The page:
Cycle of Substance Animals ensure that there is a cycle of substances on a farm. What livestock eat as fodder and then digest, later becomes partly available in the form of manure. The manure is returned to the land and the land can then produce more fodder and other products. This cycle of substances is permeated with life forces and qualities and this gives the farm its own individual quality.

Animals and the Farm Organism Therefore the ideal set-up for a biodynamic farm is a mixed farm with livestock and fodder crops, producing its own manure for the soil. This farm is (or should be) a self-supporting closed organism, in which the different sub-systems such as the fields, the manure, the meadows and the animals all interrelate properly. Elements are assimilated from the air such as the nitrogen which is absorbed by leguminous plants, the carbon dioxide which is assimilated and the energy of the sun. The farm feeds on these and the food produced for man is created as a contribution to life on Earth. 
  Animals are a core part of the farm. However, they have a very different mode of life compared to plants and therefore a different place in the inter-related system. They are not rooted in the earth but are able to move about freely. need living matter as food in the form of minerals, plants or other animals.

There is another big difference: they have instincts, passions, feelings of hunger and thirst. They are able to express these feelings and take steps to satisfy their needs.
Animals not only have a physical body and a life body like plants, but they have a higher organisation which enables them to act in a more independent and free fashion.
They can express their feelings through their behaviour, they can make us hear their call; they have an inner world and can clearly react to and even affect the outer world, digging a hole or building a nest. Therefore, they are less dependent on the earth, less rooted in the life body of the earth.
This organisation, which gives animals their consciousness and the potential to express themselves, is known as their ‘astral body’ or ‘sentient body.’ It is called ‘astral’ because the forces which act on the astral body come from the world of stars and planets.
In ancient Indian ethos, the cow was venerated as the 'Kamadhenu'. The sacred cow denotes "purity and non-erotic fertility, ... sacrificing and motherly nature, [and] sustenance of human life"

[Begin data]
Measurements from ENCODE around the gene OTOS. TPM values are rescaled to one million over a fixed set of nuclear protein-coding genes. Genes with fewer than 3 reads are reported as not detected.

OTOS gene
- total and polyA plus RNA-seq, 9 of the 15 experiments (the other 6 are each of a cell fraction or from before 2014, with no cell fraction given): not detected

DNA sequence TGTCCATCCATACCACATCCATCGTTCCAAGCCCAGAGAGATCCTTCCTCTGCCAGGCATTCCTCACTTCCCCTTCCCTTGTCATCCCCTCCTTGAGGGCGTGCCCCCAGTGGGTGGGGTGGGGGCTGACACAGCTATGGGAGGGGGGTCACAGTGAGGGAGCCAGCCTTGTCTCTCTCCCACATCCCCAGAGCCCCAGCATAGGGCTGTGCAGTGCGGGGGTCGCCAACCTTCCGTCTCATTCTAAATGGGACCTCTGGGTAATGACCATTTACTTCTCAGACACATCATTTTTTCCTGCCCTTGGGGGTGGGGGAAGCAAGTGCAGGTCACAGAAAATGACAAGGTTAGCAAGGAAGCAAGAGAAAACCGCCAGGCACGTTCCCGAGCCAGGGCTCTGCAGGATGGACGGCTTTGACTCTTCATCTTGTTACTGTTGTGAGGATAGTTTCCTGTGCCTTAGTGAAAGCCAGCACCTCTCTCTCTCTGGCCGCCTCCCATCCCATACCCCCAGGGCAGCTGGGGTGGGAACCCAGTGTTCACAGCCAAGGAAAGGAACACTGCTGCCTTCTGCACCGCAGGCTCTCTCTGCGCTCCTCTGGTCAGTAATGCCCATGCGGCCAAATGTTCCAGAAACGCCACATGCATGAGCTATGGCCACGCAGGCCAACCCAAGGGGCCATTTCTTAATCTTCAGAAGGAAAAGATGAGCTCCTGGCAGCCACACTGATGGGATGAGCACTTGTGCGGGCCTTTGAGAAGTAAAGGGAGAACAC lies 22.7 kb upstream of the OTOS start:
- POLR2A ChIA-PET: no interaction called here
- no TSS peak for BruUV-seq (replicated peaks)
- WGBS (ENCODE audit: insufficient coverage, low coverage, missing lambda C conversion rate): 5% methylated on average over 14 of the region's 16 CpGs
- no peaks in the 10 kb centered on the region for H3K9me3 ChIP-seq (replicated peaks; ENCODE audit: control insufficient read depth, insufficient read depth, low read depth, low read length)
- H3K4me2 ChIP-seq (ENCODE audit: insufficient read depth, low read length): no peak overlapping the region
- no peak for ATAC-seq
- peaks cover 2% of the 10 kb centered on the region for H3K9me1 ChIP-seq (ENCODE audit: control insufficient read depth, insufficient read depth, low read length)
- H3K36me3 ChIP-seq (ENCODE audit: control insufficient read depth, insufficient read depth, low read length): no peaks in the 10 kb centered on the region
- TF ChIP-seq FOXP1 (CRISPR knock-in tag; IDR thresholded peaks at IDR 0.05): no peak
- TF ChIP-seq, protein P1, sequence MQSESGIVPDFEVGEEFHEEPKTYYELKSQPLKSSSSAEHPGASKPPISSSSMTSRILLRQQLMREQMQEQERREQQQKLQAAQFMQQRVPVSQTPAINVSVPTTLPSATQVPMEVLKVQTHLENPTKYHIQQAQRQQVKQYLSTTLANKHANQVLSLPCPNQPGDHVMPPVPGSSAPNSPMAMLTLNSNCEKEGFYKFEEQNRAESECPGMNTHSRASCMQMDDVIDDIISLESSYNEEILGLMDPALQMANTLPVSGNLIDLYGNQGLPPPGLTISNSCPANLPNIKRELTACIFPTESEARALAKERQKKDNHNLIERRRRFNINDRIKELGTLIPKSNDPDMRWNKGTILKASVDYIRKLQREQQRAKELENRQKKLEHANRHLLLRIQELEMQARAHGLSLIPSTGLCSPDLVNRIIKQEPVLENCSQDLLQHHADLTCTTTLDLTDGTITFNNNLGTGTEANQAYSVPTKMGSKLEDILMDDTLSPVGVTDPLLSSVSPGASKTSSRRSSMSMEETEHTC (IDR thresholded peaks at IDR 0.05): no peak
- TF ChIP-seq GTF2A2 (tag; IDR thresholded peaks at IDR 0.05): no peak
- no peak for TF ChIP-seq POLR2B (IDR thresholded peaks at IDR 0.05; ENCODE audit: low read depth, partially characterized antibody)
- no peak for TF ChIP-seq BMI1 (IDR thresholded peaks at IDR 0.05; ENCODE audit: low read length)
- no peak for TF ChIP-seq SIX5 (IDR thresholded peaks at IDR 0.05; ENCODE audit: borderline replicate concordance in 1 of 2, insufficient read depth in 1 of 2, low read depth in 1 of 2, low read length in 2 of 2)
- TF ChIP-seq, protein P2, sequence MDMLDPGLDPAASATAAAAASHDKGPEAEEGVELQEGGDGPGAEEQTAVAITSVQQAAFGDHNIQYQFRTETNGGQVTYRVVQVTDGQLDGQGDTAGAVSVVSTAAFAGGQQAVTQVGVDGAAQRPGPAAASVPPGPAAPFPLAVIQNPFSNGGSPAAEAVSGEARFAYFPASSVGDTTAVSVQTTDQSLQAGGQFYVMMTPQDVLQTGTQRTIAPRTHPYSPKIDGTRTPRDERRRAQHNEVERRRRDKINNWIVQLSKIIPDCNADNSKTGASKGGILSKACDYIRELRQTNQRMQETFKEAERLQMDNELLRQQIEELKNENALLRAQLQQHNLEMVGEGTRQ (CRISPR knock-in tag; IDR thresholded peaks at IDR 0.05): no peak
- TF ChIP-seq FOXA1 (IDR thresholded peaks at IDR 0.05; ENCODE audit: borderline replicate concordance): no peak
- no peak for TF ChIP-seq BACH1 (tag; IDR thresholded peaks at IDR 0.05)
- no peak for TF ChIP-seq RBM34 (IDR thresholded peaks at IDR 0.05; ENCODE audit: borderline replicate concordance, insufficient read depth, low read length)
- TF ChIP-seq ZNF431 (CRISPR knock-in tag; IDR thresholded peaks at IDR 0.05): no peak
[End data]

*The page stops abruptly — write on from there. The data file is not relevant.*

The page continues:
Our domestic animals and the livestock on a farm all clearly have their own species-bound behaviour. Although these animals may graze in the same field under the same conditions, their manure will have a completely different composition. The grass which they eat is assimilated and processed in a very different way in a cow and in a sheep. Cow manure is soft and slimy and flows down to form a cow pat. Sheep droppings appear in the form of solid, round pellets and these droppings smell very different from cow pats. The effect of these different types of manure on the soil is also very different. When an animal digests fodder, the substances and life forces assimilated from the plant nutrients are useful and necessary for it. What is excreted has been worked upon by the animal, with its astral body. Astral forces are contained in the manure, and these are expressed, for example, in the form of the odour and properties of the manure.

The soil, therefore, receives very new and valuable additions from this manure. The soil is enriched by these astral forces and is, therefore, better able to develop its own soil life, to form humus and to become more open to the beneficial effects of the sun, the moon and the other planets on the plants.


Each farm has to find the right types of animals and their number in connection to the farm’s crop. 
Then soil, animals and their manure can be brought into a fruitful co-operation.